Contractor Dennis Reynolds and County Director of Permits and Inspections Director Patrick Conway stood on West Cecil Avenue, North East last week, minutes after walls came tumbling down.
Reynolds, who was the job low bidder at just over $17,000, took down a house which had long been a haven for drug users and squatters.
Cindy Haulsey lives next door to the property, which is across the street from the North East police department.
"There were a lot of derelicts going in and out all hours of the night - homeless druggies. No one took care of anything. We cut the grass and trimmed the hedges. People would walk through our yard and they made a path. The police caught people in there in broad daylight," said Haulsey.
Before Reynolds demolished the home, police officer James Just had work to do. Just walked through the home checking every nook and cranny to make certain no one was inside. "We don't want a vagrant in there when the roof falls in. I saw cigarette butts and empty heroin packages," said Just.
Reynolds said he saw syringes.
"I'm glad to see it gone. It was an eyesore for the town," said Officer Just, as he directed traffic around the demolition. He closed a lane for safety and then swept the street to ensure no vehicles struck any loose debris.
"I'm very happy with every one that we've done. This is the first one in a town (in town limits)," said Conway. Demolition contracts have also been awarded for a home in Charlestown and one in Crystal Beach. "We had a court order to do it. But having the authority to do it and the money to do it is two different things. This has been pending for at least two years. It festers. We wish the process was quicker," said Conway.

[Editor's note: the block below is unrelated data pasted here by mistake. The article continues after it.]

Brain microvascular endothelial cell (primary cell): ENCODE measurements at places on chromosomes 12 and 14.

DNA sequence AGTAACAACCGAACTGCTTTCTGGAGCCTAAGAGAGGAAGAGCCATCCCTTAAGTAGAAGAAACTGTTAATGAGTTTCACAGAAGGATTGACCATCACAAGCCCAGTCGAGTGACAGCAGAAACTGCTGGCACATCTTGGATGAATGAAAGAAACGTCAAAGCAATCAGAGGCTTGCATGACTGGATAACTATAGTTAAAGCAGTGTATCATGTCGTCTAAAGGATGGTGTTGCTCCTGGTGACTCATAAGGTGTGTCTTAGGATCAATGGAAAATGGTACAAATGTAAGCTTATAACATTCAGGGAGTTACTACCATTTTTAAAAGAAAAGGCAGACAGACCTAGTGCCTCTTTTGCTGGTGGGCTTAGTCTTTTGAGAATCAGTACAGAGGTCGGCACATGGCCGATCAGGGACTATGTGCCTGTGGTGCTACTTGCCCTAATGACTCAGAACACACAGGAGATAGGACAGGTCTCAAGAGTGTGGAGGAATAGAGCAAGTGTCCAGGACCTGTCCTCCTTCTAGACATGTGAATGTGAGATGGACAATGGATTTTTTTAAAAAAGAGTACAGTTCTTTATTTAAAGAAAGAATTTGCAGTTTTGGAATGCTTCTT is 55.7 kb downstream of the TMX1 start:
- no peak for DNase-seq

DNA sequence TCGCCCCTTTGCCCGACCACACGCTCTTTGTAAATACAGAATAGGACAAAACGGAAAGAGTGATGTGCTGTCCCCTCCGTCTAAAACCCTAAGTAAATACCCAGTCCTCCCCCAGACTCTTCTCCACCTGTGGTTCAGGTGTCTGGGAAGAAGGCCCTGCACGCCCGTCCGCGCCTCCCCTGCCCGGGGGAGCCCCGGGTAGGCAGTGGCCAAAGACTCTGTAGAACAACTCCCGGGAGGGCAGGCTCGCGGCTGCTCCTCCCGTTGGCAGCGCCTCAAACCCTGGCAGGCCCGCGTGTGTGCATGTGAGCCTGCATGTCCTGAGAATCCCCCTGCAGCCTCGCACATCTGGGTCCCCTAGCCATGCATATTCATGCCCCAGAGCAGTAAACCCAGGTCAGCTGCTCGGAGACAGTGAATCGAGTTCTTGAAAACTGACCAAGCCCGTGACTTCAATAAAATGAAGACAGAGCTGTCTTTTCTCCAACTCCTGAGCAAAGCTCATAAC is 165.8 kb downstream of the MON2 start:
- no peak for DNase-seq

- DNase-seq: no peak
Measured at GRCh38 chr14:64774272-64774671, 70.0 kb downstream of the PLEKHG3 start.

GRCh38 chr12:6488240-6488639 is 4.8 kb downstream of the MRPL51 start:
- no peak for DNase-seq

The county has been moving forward with the removal of uninhabitable, unsafe, and homes in which the structural integrity has been compromised.
Back in fiscal year 2014, County Executive Tari Moore moved forward with plans for a demolition program for unsafe homes. The plan moved ahead in fiscal year 2015. In that year, five homes were taken down.
Homes at Ragan Road, Conowingo, Turkey Point Road, North East, Locust Street in Crystal Beach, Earleville, Carpenters Point near Perryville, and Bainbridge Road near Port Deposit have been removed.
"We go through the process. We give them (the property owner) the opportunity to take them down. If they fail to do so within 60 days, we take court action and the court gives us authority. Once the work is completed, the fees for the demo, and the attorneys are paid by a tax lien against the tax bill," explained Conway.
"This has been a very successful program We're trying to get the ones that need to be demolished where they need to go. We know there are more out there but I have no idea how many. Baltimore City has 30,000 abandoned structures. We see them here. We know there are out there," said Conway.